The work of artist Francesco Lo Savio (Rome, 1935 - Marseille, France, 1963) is displayed individually for the first time in Spain through this exhibition, which compiles a wide range of works realised over a five year period. It features paintings from his early period, monochromes, filters, metal works, and his Articolizioni totali (total articulations) in addition to a series of works related to architecture, a discipline he studies before immersing himself in painting.
Lo Savio becomes one of the most preeminent figures on international art scene in the second half of the 20th century, but his work remained in relative obscurity for a number of decades due to both his premature death at the age of 28 and also the difficulty in classifying a body of work deemed too radical at the time and, consequently, misunderstood. Today he is considered one of the key precursors to American Minimalism and conceptual art in Europe.
In just five years, he goes from producing paintings with certain principles of Informalism, still dominant in Italy at the time he becomes an artist, to radically breaking away from this great tradition as he invents a new language, way ahead of its time, that foresees American - Minimalist - explorations that would later define the Sixties. Theatre is one characteristic that marks the rudimentary schism between art at the beginning of this decade as it sees Lo Savio interlink the ideals of design and futurist and constructivist architecture on one side, and other forms and a sensorial rhetoric that portrays the theatre of baroque art on the other. Both interpretations encompass the surmounting of conventional limits of art established after the Second World War.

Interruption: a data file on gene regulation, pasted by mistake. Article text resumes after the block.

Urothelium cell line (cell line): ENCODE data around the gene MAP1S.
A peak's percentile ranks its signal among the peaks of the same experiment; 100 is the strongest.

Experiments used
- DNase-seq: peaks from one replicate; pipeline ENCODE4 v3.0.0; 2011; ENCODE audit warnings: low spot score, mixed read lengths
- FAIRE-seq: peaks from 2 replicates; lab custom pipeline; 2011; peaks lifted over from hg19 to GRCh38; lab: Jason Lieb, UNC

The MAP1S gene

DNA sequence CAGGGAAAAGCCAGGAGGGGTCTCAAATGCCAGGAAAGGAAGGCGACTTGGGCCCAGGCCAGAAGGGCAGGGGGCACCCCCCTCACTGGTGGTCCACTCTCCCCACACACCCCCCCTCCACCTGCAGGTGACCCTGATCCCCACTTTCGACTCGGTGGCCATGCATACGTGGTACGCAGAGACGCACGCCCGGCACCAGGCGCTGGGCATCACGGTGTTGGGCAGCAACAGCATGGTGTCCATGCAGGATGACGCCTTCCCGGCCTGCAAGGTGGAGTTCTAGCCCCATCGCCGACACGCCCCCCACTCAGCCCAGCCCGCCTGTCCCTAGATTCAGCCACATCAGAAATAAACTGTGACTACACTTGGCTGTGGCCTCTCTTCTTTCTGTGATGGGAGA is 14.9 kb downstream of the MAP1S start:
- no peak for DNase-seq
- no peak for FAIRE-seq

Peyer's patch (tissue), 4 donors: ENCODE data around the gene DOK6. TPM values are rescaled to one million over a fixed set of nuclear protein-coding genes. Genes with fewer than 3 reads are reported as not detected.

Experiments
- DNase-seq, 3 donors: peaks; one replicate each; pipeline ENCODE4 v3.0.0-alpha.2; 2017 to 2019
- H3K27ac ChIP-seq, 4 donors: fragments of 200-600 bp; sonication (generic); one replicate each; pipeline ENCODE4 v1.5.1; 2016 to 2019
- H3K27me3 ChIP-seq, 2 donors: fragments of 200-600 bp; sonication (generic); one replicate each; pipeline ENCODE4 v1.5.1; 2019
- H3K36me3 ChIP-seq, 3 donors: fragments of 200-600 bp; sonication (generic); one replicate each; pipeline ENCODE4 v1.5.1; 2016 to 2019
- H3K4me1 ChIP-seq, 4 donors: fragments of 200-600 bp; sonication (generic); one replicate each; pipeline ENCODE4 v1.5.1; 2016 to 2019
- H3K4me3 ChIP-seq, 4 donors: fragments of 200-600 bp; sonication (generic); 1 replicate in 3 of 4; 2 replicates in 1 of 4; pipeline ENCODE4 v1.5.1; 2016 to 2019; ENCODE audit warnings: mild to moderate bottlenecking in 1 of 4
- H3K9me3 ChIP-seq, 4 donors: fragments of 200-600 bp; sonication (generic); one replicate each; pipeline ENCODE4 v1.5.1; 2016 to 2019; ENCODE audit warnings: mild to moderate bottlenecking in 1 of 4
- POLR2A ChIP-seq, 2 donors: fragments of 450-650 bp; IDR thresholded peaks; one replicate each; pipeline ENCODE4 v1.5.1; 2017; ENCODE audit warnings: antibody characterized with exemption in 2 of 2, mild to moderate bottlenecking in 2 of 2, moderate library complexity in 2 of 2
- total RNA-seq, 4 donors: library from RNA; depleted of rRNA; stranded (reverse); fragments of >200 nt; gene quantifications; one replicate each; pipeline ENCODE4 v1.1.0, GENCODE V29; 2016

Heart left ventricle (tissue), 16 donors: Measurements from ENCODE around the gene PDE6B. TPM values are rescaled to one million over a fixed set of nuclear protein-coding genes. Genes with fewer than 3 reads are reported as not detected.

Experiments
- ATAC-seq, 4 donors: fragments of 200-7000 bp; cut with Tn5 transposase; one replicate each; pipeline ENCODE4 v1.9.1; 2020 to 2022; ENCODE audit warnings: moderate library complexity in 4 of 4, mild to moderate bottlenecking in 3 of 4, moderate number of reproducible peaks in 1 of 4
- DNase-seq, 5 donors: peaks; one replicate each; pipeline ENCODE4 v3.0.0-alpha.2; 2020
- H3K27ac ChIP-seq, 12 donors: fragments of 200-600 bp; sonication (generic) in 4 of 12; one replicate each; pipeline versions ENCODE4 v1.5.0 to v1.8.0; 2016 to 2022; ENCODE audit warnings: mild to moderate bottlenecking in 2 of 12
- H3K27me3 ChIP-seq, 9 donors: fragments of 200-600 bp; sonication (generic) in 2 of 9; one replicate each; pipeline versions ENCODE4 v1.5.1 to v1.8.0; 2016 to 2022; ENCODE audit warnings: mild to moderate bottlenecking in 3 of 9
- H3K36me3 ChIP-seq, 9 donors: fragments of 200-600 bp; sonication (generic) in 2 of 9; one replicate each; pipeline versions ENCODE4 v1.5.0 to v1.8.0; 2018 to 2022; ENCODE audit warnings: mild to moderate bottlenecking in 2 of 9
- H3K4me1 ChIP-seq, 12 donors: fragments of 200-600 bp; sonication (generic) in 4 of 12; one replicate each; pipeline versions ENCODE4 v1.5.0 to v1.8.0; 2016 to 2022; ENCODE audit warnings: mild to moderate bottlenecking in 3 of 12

Lo Savio's sculptures, monochrome paintings and works on metal plates, concerned with the experimentation of space, materials and forms as well as light and installations, are strongly influenced by Lucio Fontana. Operating on the edge of monochrome, his paintings are titled Spazio-Luce (Space-Light), his explorations Filtri (Filters) and his metal works Metalli (Metals), in which deep black combines painting and sculpture with baroque-like folds and curves in an extraordinary play on light. Finally, Lo Savio's Articolizioni totali works - cubes of white plaster with curved sheets of black metal inserted - were exhibited at the end of 1962 and were so innovative at the time that they were universally misconstrued.
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